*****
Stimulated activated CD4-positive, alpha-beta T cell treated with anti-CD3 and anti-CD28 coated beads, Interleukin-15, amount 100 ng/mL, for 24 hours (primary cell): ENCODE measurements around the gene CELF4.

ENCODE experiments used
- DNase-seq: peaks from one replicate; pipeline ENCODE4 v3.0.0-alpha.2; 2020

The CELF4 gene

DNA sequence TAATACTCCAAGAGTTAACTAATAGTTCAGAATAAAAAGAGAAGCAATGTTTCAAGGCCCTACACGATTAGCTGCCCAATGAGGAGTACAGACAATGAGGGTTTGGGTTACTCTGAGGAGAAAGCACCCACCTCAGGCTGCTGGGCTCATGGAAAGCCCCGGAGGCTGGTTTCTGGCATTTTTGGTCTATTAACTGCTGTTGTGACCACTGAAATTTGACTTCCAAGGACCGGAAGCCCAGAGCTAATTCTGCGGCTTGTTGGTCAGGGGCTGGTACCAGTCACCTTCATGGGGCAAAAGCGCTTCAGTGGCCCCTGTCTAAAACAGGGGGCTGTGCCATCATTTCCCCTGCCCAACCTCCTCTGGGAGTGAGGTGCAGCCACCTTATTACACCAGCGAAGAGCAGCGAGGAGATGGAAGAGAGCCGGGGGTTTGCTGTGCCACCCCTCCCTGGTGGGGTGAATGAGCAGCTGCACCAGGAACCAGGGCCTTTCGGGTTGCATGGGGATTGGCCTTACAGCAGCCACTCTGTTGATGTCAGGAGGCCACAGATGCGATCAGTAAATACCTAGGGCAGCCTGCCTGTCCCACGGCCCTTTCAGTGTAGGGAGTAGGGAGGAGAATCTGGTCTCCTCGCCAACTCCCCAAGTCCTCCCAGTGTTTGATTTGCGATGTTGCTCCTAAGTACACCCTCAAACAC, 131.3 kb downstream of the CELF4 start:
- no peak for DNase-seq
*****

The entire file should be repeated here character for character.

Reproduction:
Stimulated activated CD4-positive, alpha-beta T cell treated with anti-CD3 and anti-CD28 coated beads, Interleukin-15, amount 100 ng/mL, for 24 hours (primary cell): ENCODE measurements around the gene CELF4.

ENCODE experiments used
- DNase-seq: peaks from one replicate; pipeline ENCODE4 v3.0.0-alpha.2; 2020

The CELF4 gene

DNA sequence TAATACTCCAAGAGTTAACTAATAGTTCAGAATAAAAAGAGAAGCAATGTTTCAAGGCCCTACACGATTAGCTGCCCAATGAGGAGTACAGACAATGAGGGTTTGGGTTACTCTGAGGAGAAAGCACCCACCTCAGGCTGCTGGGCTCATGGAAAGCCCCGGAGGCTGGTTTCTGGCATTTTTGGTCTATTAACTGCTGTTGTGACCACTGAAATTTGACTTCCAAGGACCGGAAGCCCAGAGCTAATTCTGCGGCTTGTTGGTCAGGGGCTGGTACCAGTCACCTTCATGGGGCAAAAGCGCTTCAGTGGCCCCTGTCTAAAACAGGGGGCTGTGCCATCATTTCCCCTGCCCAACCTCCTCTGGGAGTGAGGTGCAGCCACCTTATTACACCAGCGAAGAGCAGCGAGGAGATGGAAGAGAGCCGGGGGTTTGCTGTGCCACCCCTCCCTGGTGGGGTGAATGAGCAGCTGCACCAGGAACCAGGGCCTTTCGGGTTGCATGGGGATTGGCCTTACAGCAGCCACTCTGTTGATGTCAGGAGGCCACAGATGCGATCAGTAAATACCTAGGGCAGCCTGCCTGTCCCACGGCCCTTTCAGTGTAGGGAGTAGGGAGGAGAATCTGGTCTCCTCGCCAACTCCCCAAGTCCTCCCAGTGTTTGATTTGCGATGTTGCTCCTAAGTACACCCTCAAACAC, 131.3 kb downstream of the CELF4 start:
- no peak for DNase-seq